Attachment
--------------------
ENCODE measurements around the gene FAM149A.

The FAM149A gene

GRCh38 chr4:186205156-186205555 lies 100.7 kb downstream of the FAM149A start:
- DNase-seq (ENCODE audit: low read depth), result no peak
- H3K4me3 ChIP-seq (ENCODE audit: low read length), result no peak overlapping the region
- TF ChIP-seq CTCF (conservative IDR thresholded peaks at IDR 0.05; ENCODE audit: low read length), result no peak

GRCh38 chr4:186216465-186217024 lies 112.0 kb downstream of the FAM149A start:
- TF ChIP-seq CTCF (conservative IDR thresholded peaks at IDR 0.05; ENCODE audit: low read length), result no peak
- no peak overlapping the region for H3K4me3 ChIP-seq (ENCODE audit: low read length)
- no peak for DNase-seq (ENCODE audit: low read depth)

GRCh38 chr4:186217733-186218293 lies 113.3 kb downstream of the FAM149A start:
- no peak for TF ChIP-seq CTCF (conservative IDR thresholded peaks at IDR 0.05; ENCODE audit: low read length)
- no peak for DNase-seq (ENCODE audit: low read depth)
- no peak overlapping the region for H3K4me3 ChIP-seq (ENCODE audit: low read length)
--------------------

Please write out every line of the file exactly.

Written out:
ENCODE measurements around the gene FAM149A.

The FAM149A gene

GRCh38 chr4:186205156-186205555 lies 100.7 kb downstream of the FAM149A start:
- DNase-seq (ENCODE audit: low read depth), result no peak
- H3K4me3 ChIP-seq (ENCODE audit: low read length), result no peak overlapping the region
- TF ChIP-seq CTCF (conservative IDR thresholded peaks at IDR 0.05; ENCODE audit: low read length), result no peak

GRCh38 chr4:186216465-186217024 lies 112.0 kb downstream of the FAM149A start:
- TF ChIP-seq CTCF (conservative IDR thresholded peaks at IDR 0.05; ENCODE audit: low read length), result no peak
- no peak overlapping the region for H3K4me3 ChIP-seq (ENCODE audit: low read length)
- no peak for DNase-seq (ENCODE audit: low read depth)

GRCh38 chr4:186217733-186218293 lies 113.3 kb downstream of the FAM149A start:
- no peak for TF ChIP-seq CTCF (conservative IDR thresholded peaks at IDR 0.05; ENCODE audit: low read length)
- no peak for DNase-seq (ENCODE audit: low read depth)
- no peak overlapping the region for H3K4me3 ChIP-seq (ENCODE audit: low read length)